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|کد مقاله||سال انتشار||تعداد صفحات مقاله انگلیسی||ترجمه فارسی|
|135843||2017||14 صفحه PDF||سفارش دهید|
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Publisher : Elsevier - Science Direct (الزویر - ساینس دایرکت)
Journal : Agricultural Systems, Volume 152, March 2017, Pages 131-144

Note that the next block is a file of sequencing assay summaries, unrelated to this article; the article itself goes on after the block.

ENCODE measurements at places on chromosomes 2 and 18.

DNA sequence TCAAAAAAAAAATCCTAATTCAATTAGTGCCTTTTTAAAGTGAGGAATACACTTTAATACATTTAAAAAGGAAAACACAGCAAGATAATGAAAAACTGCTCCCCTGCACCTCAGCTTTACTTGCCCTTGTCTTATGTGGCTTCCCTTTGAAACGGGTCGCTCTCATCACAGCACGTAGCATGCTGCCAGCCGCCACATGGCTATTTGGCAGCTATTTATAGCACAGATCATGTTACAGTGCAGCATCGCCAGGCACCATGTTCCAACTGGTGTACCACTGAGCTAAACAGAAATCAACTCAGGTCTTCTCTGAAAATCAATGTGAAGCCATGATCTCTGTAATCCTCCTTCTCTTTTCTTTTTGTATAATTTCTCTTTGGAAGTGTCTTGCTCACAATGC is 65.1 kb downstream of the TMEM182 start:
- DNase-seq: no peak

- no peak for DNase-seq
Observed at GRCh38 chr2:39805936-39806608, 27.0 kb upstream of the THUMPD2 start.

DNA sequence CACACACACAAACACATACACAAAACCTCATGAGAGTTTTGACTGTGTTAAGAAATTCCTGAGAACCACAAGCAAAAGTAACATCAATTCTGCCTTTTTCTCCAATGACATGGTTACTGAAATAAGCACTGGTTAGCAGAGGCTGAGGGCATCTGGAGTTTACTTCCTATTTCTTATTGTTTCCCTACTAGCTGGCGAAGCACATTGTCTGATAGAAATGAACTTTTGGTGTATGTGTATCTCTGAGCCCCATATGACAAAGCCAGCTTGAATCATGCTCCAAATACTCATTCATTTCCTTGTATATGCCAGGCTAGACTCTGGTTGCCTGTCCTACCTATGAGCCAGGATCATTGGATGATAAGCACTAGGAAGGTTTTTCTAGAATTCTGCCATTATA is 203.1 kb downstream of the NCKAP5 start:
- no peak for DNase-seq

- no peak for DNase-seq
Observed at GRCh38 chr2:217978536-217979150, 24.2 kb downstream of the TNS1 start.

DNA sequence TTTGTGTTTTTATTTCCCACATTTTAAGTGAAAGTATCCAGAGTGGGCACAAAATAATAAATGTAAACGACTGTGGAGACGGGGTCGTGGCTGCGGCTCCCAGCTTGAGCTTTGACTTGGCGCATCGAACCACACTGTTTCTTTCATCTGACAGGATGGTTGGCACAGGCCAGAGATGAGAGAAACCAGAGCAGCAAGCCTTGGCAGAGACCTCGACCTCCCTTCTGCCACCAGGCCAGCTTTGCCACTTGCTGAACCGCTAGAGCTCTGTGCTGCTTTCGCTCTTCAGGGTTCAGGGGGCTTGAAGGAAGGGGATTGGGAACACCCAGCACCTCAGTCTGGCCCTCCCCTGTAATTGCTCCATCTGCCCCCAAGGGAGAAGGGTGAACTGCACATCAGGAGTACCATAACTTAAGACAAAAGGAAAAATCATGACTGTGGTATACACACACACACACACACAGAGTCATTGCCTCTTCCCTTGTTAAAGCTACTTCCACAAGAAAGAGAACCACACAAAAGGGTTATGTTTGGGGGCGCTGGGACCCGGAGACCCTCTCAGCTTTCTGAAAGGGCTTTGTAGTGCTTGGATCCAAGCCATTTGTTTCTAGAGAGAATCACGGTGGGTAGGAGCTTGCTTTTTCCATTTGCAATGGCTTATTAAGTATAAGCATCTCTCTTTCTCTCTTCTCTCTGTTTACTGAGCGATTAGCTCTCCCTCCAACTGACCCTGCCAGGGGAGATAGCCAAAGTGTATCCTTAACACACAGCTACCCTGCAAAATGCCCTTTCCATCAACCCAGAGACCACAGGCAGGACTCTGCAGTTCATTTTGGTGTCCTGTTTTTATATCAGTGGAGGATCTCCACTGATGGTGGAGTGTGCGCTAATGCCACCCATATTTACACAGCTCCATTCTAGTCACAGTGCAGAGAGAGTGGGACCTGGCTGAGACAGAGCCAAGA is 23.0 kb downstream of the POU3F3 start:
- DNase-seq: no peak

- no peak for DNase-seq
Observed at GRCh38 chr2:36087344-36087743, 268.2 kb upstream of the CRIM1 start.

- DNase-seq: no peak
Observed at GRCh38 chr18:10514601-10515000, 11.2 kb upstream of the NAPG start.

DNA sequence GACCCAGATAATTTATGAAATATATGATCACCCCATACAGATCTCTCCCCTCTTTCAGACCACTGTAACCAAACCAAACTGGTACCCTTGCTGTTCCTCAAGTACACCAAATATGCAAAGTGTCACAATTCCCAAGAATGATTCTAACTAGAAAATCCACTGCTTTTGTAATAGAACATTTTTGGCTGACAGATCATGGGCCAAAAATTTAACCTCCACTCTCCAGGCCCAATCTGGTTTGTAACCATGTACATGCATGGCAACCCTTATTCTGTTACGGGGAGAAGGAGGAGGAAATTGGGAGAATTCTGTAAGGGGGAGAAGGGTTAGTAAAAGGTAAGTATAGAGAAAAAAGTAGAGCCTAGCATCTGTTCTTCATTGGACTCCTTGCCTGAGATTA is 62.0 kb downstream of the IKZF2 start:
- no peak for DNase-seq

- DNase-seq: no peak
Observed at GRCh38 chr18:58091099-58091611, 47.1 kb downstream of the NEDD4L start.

Environmental taxes are a form of incentive regulation available to governments to drive reductions in environmental impact. The aims of this study were to: 1) develop a framework that enabled quantification of the potential effect of environmental taxes on pig diet composition and 2) examine the relationship between tax level and its effectiveness in reducing environmental impacts from pig systems. Three taxes were investigated: a carbon tax on the feed ingredients as purchased, and two financial penalties on the field spreading of N and P in manure respectively. Each tax was integrated into a diet-formulation model for pig diets in Eastern and Western Canada and tested at a range of tax levels. The two regions use different feed ingredients and constitute a test for spatial variation in the consequences of tax measures on diet-formulation. In each case diets were formulated to minimise feed cost per kg of live weight gain and the effect of the tax on feed cost as well as on predicted N and P excretion by the pigs were calculated. The results were then tested in a Life Cycle Assessment model representative of pig farming systems in the two regions, which calculated the potential effect of the diets on the aggregated environmental impacts of each farming system. The environmental impact implications of each environmental tax were quantified using four impact categories: Global Warming Potential, Acidification Potential, Eutrophication Potential and non-renewable resource use. As environmental tax levels increased, trigger points in the tax range caused dietary change which reduced levels of the targeted emission type. In almost all the tax scenarios the largest reductions in the target emission per Canadian Dollar (C$) increase in cost were achieved at the lower end of the tax range tested, as diminishing marginal returns were evident. The taxes on spreading N and P in manure did not significantly reduce levels of any environmental impact category tested in most cases. In many of the scenarios the environmental taxes altered the diet in a way which significantly increased levels of at least one of the environmental impact categories considered. These results showed the potential for taxes which target specific emissions, to increase system-level environmental impacts in livestock production. The study demonstrated how system-level environmental impact models can be used to quantify the potential of environmental taxes set at different rates to reduce overall environmental impact levels in livestock systems.